by Maggie Fox
The National Institutes of Health announced a new push Wednesday to fight the opioid crisis, with fresh efforts to develop better drugs to fight addiction, to treat pain, and to stop overdoses.
The giant agency — the world’s biggest funder of medical research — is meeting with drugmakers to figure out the best and fastest ways to come up with a better solution to treating pain than the current addictive opioid class of drugs.
“Every day, more than 90 Americans die from opioid overdoses,” NIH director Dr. Francis Collins and Dr. Nora Volkow, head of the NIH’s National Institute for Drug Abuse, wrote in a special report for the New England Journal of Medicine.
Collins said the NIH will be meeting with “a dozen or more” drug companies over the coming weeks to develop better overdose drugs; better drugs to treat opioid addiction; and pain drugs that not only work better, but that are not addictive.
“Some may be reformulations of drugs that we already know can be used for treatment of overdoses,” Collins told reporters. “Some of them will be totally new ideas about pathways that have been recently discovered.”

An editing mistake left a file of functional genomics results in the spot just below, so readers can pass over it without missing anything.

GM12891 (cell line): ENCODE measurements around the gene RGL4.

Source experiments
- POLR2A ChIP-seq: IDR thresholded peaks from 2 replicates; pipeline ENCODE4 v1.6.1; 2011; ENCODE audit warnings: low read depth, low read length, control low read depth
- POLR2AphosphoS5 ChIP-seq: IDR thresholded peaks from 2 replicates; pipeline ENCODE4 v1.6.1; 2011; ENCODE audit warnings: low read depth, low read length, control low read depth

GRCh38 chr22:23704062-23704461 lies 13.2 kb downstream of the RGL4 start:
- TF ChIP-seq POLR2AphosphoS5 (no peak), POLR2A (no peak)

One example: Narcan nasal spray, a quick-acting formulation of naloxone (Adapt Pharma Inc’s Narcan) that was approved by the Food and Drug Administration in 2015. The opioid antagonist blocks the effects of the opioid drugs, which slow breathing, sometimes fatally. NIH and the drug’s maker collaborated to develop it and get it approved.
“The NIH will now work with private partners to develop stronger, longer-acting formulations of antagonists, including naloxone, to counteract the very-high-potency synthetic opioids that are now claiming thousands of lives each year,” Collins and Volkow wrote.
“Industry is very interested and committed,” Collin added in the phone briefing.
Getting there may not be easy. “Reformulating opioids to deter abuse doesn’t improve their efficacy, and opioids haven’t been shown to relieve pain or improve functioning any better than nonopioid medications or nonpharmacologic treatments — which is the primary reason the CDC recommended those alternatives for managing chronic noncancer pain,” Dr. William Becker and Dr. David Fiellin, both of Yale University, wrote in a separate commentary in the New England Journal of Medicine.